IxDA Limerick

Talk: Failing gracefully – the importance of failure in interactive systems

Date:11 May 2015, 7pm

Venue: Abbey Suite, Absolute Hotel

Talk abstract:
Computer systems fail. Whether as a result of hardware or software issues, or user error, failures happen. When creating interactive systems for use in public places these failures can have a SUPPORTING LOGO 150dpi COLOURserious impact on the user experience. To combat such failures many software and hardware companies employ rigid, detailed testing regimes. However, in many areas of interactive systems design such testing is significantly rarer. In areas such as human-computer interaction research, interactive art, computer music performance and interactive public displays we often design, create and deploy interactive systems for use by members of the public, but do so with minimal testing and often no thought towards what happens if part of the system fails. In this talk I will discuss the importance of failure in the design of these systems and the impact it can have on how users feel about the systems themselves. I will provide examples from a range of systems developed for areas such as musical performance, classroom education, museums and the arts. From these examples I will discuss how we can take failure into account when designing interactive systems, so that we can feel more confident that systems will not fail, or that if they do they will do so in a graceful manner that minimises the effect on the user experience.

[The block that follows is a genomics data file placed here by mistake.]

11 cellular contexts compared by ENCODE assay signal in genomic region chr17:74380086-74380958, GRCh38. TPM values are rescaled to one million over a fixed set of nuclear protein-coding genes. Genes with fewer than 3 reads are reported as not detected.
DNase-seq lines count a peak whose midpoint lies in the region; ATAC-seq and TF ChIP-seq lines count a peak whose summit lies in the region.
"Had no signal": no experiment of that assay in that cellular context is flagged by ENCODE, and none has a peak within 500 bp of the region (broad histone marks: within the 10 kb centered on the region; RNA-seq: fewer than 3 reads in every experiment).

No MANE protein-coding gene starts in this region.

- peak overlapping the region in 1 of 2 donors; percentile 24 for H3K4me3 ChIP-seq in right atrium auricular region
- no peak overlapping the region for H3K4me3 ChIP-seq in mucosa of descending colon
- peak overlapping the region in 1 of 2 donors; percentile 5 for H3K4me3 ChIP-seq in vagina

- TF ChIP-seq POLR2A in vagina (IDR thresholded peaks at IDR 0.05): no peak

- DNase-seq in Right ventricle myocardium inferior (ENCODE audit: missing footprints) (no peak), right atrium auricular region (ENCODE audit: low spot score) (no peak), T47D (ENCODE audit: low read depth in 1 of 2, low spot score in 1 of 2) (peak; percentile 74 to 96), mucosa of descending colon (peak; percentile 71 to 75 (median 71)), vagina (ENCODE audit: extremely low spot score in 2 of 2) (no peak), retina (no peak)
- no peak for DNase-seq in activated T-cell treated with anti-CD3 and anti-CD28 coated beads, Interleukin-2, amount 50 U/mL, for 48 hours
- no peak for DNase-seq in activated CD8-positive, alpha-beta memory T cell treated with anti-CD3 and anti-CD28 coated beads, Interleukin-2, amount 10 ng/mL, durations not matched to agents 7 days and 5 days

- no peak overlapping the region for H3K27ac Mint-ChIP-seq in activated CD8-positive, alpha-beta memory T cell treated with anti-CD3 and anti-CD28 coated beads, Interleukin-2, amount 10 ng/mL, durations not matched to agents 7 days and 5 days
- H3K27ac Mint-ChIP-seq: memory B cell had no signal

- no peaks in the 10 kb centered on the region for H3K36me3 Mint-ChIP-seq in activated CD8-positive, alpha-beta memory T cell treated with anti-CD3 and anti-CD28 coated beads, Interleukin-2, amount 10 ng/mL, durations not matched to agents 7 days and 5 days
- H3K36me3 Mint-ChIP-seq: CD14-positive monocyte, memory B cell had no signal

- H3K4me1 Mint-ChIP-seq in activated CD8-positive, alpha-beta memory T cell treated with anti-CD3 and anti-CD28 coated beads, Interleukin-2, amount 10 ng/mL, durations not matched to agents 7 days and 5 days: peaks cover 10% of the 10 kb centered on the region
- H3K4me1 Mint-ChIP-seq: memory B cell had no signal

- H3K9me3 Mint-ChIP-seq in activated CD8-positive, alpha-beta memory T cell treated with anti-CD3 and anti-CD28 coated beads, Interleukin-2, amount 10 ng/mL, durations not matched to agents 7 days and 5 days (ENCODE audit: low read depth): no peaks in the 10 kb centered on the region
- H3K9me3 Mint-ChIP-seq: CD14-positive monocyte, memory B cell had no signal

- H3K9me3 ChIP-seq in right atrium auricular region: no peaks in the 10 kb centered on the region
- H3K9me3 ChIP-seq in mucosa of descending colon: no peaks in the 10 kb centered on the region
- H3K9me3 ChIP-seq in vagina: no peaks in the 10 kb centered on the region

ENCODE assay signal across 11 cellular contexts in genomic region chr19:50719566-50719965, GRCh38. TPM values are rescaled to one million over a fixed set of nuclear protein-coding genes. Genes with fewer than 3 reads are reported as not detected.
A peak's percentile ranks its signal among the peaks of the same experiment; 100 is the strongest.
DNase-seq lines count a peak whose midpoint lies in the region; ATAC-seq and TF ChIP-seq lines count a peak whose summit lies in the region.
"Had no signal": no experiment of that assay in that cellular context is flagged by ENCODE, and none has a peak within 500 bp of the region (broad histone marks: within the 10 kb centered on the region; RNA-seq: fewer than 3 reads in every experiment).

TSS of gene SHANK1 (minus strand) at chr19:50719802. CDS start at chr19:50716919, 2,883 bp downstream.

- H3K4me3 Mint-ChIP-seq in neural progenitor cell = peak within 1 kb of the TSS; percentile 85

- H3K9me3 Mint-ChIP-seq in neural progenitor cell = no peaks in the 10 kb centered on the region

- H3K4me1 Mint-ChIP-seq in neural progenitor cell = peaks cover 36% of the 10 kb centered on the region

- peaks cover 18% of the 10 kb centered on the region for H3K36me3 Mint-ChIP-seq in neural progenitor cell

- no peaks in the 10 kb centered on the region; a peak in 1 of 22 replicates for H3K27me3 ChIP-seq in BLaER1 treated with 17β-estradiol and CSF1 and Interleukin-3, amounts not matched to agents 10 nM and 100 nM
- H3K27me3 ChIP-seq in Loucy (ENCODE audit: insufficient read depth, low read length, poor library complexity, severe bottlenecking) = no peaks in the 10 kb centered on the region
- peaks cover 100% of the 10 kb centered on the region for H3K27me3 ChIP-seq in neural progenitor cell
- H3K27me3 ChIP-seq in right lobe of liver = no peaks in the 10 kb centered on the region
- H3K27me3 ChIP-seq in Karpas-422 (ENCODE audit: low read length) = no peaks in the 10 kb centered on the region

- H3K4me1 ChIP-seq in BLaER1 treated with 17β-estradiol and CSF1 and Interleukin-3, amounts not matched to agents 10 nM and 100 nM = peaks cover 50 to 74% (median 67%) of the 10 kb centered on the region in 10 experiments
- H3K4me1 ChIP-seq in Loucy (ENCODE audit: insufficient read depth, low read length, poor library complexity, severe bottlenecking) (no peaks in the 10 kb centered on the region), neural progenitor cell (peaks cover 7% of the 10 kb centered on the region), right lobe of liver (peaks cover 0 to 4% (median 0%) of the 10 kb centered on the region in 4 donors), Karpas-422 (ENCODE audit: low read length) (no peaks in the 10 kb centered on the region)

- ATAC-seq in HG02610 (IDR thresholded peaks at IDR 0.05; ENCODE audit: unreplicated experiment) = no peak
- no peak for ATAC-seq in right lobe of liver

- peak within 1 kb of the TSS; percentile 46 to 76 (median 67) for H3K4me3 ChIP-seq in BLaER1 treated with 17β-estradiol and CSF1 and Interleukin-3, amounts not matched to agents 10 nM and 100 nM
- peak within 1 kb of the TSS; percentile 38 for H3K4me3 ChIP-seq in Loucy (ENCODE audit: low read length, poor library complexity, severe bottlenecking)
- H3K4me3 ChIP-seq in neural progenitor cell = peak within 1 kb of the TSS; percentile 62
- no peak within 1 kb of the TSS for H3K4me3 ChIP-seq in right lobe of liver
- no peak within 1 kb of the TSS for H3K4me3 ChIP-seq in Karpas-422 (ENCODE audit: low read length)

Mark T. Marshall

Mark T. Marshall is a researcher at Sheffield Hallam University. He has a background in Human-Computer Interaction, and his research has focussed on the development and application of novel interface technologies to new domains. His work has included the creation of new interfaces for areas such as museums, medicine, education, music performance and interactive television. Dr Marshall has a PhD in Music Technology from McGill University in Canada and (Montreal, Canada), and an MSc in Human-Computer Interaction from the University of Limerick (Ireland). He has collaborated with artists, musicians, designers, scientists and educators on a range of artistic and research projects exploring new ways of interacting with technology.








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